Peter Marshall of Commerce Decisions – Do We Understand Our Tendering Processes? (Part 2)

Yesterday we featured the first part of our interview with Peter Marshall of software firm Commerce Decisions. Today we will look at his views on evaluation tender methodologies.

So Peter, what is the problem here?

“Basically we are using techniques we don't understand and we can then get undesirable results. For instance, we have seen tenders where the evaluation methodology in fact means that the contracting authority is willing to pay twice as much - or more - for an “excellent” solution compared to an “acceptable” solution.”

“Now that may be right, but if you ask most budget holders they might say I will pay 20% more - but not twice as much. Yet that is the implication of the system they are using. This confusion comes because often the users don't understand the implications and effects of the evaluation schemes. And the related but separate problem is that often these methods don’t even rate the bids consistently and reliably – we can end up with results that are almost arbitrary”.

Can you give an example of that? I’ve certainly seen different scoring processes that can lead to different supplier choices.

“Yes, this is one I talked about at the eWorld session. Let's say we run a competition between two suppliers – call then Green and Red. We evaluate the tenders on cost, weighted at 40%, and technical factors, weighted at 60%, as the two top level criteria. Here are the results.

“The cost scores are calculated by taking the ratio of cost compared to the cheapest bid – a very common methodology (cheapest bid / each other bid). So in this case, Red just wins as a lower quality but significantly cheaper bid”.

Technical Cost Cost score Total score
Green 54/60 £8 M 25 79
Red 41/60 £5 M 40 81


OK, that all looks fine...

“But now, we discover that another tender which we though had arrived late was in fact submitted on time. We need to score that too - the Blue bid. So Blue scored 32 on Technical and came in at £4 million. Applying the same formulae, this is how the scores now look – the other bidders scores for cost change because they are calculated against the lower Blue bid”.

Technical Cost Cost score Total score
Green 54/60 £8 M 20 74
Red 41/60 £5 M 32 73
Blue 32/60 £4 M 40 72


So Blue does not win – but merely introducing that 3rd bid changes the decision from Red to Green!

“Exactly! So how can we say this is achieving best value for money, or is a fair process, if the ranking is as arbitrary as this? The marking of one bid depends on the price of another – even if that bid is not a strong one overall.”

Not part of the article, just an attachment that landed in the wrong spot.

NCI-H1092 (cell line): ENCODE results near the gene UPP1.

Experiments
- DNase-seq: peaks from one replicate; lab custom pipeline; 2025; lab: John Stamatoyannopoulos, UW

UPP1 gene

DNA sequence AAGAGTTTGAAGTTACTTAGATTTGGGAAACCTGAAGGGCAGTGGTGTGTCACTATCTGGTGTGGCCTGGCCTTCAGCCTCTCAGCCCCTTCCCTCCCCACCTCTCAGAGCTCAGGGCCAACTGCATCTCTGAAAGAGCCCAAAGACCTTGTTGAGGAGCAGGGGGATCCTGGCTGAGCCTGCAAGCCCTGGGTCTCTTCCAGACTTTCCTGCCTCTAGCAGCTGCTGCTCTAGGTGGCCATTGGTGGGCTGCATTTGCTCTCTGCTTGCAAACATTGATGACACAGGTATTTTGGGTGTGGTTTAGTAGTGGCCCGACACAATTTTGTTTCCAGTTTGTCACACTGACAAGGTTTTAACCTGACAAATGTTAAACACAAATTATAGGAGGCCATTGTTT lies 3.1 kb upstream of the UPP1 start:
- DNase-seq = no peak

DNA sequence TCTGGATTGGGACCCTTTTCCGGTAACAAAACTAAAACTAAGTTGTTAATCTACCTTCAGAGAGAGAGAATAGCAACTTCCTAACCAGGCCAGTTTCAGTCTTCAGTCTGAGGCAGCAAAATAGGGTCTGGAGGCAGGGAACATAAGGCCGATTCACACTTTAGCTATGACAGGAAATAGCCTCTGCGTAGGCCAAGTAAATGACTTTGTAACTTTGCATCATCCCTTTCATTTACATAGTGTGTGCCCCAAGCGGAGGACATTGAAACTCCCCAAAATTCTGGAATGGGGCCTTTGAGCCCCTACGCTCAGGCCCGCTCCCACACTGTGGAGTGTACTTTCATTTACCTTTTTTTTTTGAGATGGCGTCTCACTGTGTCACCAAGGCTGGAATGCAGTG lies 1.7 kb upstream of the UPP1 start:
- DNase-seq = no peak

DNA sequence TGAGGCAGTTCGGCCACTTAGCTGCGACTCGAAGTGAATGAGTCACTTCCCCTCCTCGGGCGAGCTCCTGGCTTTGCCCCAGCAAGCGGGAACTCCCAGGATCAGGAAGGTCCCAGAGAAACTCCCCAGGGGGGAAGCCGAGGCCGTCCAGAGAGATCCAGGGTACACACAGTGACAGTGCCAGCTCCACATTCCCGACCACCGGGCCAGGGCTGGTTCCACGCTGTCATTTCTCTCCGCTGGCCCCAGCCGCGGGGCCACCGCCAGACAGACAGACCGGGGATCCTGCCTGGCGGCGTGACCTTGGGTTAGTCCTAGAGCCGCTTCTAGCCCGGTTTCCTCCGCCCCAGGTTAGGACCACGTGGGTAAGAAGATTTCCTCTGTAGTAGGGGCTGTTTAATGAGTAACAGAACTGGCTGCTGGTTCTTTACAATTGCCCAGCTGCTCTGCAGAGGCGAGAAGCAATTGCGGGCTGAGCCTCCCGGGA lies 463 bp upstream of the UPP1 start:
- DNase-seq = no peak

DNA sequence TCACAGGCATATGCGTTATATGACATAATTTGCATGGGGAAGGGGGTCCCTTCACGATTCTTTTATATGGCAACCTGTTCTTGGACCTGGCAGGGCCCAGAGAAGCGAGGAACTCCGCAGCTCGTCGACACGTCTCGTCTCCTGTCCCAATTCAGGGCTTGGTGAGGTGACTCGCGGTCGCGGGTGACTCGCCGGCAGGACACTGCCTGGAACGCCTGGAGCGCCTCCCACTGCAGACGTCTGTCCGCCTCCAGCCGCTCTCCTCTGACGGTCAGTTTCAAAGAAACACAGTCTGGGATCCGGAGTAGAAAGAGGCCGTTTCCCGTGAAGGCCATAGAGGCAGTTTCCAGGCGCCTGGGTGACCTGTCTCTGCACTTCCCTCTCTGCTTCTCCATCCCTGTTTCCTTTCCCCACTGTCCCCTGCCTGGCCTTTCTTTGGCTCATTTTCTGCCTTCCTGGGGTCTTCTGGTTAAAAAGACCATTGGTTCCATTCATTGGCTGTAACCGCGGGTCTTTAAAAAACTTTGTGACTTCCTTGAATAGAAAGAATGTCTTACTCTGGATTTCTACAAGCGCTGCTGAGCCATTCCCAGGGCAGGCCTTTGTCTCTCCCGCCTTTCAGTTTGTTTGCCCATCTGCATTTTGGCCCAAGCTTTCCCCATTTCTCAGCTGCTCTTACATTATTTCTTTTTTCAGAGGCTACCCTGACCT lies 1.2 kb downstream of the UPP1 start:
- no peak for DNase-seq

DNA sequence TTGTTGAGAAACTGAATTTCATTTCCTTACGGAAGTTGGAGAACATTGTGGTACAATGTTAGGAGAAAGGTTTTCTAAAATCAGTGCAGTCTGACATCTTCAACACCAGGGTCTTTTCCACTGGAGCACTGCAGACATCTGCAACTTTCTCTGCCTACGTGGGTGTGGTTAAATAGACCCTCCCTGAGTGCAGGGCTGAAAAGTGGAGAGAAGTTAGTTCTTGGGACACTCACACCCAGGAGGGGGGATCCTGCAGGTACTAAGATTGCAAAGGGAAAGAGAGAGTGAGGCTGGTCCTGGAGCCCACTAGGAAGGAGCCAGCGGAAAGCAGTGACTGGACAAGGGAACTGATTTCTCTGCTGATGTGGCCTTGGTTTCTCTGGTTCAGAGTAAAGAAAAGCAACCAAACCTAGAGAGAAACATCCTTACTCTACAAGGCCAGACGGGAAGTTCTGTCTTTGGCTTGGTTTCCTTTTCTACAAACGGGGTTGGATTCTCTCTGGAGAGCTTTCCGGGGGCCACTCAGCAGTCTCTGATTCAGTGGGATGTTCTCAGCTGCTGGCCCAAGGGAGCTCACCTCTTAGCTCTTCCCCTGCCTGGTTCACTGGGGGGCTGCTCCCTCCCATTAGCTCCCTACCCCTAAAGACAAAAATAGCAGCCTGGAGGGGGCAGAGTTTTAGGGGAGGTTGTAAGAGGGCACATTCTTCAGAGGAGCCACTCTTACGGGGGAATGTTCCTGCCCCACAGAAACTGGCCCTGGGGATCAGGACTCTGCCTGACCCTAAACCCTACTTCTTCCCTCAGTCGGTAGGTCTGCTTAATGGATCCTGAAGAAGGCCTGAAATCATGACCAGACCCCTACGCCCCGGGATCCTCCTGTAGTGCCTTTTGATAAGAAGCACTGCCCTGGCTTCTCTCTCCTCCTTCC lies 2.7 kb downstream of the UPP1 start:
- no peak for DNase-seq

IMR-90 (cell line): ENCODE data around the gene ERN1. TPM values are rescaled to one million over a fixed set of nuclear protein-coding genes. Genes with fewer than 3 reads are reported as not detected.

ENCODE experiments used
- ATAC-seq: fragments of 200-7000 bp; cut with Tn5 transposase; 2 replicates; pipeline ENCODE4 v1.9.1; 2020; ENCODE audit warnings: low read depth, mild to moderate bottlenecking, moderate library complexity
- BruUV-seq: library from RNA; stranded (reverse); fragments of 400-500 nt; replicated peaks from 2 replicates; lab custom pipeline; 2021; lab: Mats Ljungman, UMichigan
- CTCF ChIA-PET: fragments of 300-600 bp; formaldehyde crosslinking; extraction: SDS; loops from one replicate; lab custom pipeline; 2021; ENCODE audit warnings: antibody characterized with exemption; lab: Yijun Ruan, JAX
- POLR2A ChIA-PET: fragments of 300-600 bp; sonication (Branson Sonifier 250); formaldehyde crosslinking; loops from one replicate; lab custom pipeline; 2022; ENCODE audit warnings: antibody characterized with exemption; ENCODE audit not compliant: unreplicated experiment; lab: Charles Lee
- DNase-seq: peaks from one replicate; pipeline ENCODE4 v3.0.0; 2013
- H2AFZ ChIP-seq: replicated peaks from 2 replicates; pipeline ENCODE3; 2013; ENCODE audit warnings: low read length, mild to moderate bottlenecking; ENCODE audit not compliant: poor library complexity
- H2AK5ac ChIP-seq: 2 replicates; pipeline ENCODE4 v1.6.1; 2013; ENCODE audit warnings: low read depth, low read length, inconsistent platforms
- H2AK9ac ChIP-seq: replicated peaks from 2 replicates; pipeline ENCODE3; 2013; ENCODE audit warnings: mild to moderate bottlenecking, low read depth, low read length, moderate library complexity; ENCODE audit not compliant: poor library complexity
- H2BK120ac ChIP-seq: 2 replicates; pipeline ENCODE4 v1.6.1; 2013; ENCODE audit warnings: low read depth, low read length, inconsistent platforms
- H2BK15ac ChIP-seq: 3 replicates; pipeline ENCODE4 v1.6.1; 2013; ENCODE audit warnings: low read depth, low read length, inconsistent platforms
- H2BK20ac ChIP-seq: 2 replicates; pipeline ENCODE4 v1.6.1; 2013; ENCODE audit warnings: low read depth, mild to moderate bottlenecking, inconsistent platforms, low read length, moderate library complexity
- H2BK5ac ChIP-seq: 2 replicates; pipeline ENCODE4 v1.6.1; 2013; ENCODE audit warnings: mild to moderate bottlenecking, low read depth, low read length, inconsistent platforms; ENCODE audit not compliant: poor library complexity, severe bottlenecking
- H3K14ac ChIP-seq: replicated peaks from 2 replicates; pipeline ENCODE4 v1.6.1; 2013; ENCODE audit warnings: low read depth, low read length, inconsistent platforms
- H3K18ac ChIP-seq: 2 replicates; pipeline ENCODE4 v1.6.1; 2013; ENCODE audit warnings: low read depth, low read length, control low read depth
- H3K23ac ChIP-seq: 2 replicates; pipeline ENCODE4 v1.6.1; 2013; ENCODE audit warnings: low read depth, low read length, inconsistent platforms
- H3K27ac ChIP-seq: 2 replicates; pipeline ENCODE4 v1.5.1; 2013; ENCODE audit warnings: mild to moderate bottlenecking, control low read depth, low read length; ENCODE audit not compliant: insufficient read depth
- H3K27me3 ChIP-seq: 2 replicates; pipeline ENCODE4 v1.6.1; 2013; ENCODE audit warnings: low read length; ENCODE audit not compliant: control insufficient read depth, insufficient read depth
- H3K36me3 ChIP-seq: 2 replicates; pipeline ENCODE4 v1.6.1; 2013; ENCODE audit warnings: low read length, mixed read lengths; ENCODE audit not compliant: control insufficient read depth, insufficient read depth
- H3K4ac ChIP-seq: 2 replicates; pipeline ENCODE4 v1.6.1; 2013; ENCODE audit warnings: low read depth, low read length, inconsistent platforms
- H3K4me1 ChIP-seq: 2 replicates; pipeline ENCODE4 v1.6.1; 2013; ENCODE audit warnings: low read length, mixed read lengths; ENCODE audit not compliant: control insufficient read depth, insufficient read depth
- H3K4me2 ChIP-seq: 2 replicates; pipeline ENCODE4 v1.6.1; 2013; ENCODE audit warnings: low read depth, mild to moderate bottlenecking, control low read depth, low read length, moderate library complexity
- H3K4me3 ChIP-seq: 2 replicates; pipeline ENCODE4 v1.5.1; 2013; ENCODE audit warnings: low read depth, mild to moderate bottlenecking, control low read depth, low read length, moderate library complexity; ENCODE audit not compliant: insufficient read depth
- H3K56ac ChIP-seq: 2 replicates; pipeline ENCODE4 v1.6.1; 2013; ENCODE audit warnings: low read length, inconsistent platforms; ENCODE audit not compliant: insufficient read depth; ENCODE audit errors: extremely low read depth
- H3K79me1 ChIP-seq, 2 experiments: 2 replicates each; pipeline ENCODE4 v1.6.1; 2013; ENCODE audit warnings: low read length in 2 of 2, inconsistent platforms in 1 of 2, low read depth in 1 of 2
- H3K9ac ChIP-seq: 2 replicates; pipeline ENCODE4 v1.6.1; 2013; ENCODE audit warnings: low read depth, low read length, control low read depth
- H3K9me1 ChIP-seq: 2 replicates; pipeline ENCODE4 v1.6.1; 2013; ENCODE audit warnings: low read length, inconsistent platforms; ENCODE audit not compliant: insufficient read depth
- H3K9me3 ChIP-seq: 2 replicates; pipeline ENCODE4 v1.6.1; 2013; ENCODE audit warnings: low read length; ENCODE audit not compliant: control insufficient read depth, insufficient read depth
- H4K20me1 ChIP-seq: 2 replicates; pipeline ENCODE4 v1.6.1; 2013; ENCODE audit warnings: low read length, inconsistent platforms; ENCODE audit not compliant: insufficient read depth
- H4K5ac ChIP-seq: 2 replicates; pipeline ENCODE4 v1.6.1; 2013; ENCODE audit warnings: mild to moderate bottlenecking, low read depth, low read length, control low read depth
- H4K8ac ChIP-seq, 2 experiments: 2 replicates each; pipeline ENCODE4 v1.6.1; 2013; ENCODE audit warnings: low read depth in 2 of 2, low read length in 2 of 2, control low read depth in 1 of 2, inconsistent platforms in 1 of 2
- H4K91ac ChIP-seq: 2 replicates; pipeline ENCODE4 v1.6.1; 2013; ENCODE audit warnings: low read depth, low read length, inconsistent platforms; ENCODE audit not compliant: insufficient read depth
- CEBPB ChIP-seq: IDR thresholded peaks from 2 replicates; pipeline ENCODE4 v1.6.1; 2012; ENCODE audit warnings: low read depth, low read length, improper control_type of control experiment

I have also constructed examples a bit like this. But why is it that these dodgy methodologies are still used so often?

“The good news is that suppliers understand this even less well than contracting authorities. So we don’t see many challenges to buyer decisions. What tends to happen, I believe, is that suppliers pitch their bids around what they believe the budgets to be. But because they can’t know how important cost is going to be in the marking scheme, that can’t truly “optimise” their bids in terms of real VFM. What we get if we are lucky are the best bids that are affordable in the supplier’s’ eyes. These evaluation processes are so obtuse, we don’t get optimal bids because suppliers don’t understand what we mean by VFM – so they can’t offer it”.

So what’s the answer?

“We need to be more transparent on scoring, and be clear about how we value cost against the other evaluation factors. That will help suppliers offer real value, and take away the illogicality of their score being dependent on other bidders”.

“At Commerce Decisions we work with our clients to implement different ways of combining the technical scores and prices to reliably rank the tenders based on their perceived value for money. We call our method “Relative Value For Money” or RVFM”.

Many thanks to Peter Marshall – and if you want to get into these areas in more detail, you can contact him via

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Voices (2)

  1. bitter and twisted:

    What empirical evidence is there that tendering actually works?

    Why not just call in the stakeholders favorite and beat them up with the cheapest serious alternative ?

    Remember – I never joke.

    The stakeholders get their way. The beancounters are placated.

    ‘Cos lets face it. Procurement is actually all about The Specification, and Big Buys are fundamentally about Avoiding Crap.

    (btw ‘b+t’ is my ‘fumbling on the mobile handle)

  2. Nick @ Market Dojo:

    I hope to see the back of the erroneous (cheapest bid / other bid) mechanism. It creates non-linear results and anomalies like the example given. Completely agree that no one using the mechanism seems to understand what issues they are getting themselves into.

    We’ve written up flaws on this mechanism and some of the other popular types that exist:

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